On June 29th the Senate Commerce, Science, and Transportation Committee held a mark-up hearing that included the mark-up of S 1405. In that hearing 57 amendments, including substitute language from Chairman Thune, were offered and presumably adopted (though there is no indication on the Committee web site of the status of actions taken). The substitute language made no changes of significance to the provisions previously discussed. There was one amendment from Sen. Johnson (R,WI) that may be of specific interest here.

Johnson’s amendment would add a new §44816 to 49 USC, Unmanned aircraft systems in restricted buildings or grounds. This amendment mirrors current restrictions found in 18 USC 1752 against unauthorized entry of the White House or other grounds where the President (or other persons protected by the Secret Service) is present. It would apply similar legal penalties for flying UAS in such areas.

The amendment further expands upon the §1752 coverage by adding the phrase “impede or disrupt the orderly conduct of Government business or official functions” {new §44816(a)} with respect to UAS operations.

Violation of the new section would be punishable under 18 USC by fines and/or up to one year in prison, unless the offense included mounting a weapon on the UAS or caused serious bodily harm. Then the maximum sentence would be fines and/or up to ten years in prison.

Moving Forward


The FAA reauthorization is one of the ‘must complete’ actions for Congress each year, though that does not specifically apply to this particular bill. A House version of this bill has yet to be offered, but will ultimately happen. Each branch of Congress will pass their own version of an FAA reauthorization bill and a conference committee will iron out the differences. There is always the possibility of short-term continuing-authorization bills being passed.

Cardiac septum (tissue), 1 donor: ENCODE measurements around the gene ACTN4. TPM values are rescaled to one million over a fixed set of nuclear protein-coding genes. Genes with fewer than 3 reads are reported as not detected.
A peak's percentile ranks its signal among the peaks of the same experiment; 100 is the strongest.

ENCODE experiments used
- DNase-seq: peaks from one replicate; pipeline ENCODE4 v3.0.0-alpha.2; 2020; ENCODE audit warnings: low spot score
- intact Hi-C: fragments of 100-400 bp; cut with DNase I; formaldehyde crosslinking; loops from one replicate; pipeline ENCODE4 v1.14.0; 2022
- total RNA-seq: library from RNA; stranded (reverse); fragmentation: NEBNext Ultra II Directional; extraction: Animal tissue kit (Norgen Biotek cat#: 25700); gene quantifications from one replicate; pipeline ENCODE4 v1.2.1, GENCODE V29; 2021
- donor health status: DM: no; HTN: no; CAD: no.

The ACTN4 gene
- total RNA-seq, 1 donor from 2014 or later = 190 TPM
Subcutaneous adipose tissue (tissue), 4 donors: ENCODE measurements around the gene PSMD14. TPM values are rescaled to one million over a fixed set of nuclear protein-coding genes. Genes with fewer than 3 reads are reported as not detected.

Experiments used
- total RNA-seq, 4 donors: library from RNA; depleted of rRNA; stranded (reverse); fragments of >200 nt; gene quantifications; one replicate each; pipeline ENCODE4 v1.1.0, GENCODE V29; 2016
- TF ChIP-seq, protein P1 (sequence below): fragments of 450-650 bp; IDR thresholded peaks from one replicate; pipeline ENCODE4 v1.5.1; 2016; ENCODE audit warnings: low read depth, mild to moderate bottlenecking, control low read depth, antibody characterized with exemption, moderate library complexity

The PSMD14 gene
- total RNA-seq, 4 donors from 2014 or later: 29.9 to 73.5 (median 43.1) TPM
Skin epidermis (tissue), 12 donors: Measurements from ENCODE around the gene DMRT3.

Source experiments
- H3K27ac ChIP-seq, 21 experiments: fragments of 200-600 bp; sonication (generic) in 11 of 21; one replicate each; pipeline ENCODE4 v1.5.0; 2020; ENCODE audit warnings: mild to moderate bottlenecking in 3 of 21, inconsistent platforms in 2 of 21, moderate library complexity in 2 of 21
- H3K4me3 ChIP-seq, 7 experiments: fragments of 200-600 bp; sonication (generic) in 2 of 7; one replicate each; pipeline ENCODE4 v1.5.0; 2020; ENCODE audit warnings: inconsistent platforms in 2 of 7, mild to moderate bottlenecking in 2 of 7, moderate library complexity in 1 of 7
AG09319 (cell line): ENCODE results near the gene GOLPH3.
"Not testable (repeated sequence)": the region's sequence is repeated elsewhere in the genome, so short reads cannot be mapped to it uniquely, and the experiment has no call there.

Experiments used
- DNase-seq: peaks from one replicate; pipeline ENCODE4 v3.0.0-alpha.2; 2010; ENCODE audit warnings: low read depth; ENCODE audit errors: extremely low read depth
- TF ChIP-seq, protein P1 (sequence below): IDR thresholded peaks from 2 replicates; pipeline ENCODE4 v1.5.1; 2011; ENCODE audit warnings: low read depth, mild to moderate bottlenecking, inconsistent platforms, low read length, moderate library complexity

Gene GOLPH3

Commentary


I am very happy to see that this bill provides not only authority, but specific requirements for the FAA to regulate the cybersecurity of aircraft control systems. I am disappointed, however, in the failure to require specific rules regarding the reporting of cybersecurity attacks (with an appropriate definition of what constitutes an attack) or the discovery of security vulnerabilities in avionics software or devices. Additionally, I would have liked to have seen a specific requirement for regulated air carriers and aircraft (and avionic system) manufacturers to be members of some sort of recognized cybersecurity information sharing organization.

The bill finally addresses one of the major issues related to enforcing UAS operation regulations, the fact that any attempts to immediately stop a UAS from illegal operation (not completely defined by this bill) would almost certainly involve violation of a number of federal criminal statutes.

I am not sure, however, that offering a blanket exemption to those laws is quite the right way to proceed. I would have preferred the bill to require the FAA to establish specific ground rules where such exemptions applied. The way that §2133 is written does not just limit the use of the developed ‘technologies and systems’ to the areas around airports. They would generally apply to any counter-UAS operations conducted by “Federal departments and agencies to detect and mitigate potential threats posed by errant or hostile unmanned aircraft system operations” {new §44810(a)} or more generally by “appropriate officials of Federal, State, or local agencies requesting to utilize such technologies” {new §44810(b)(2)}.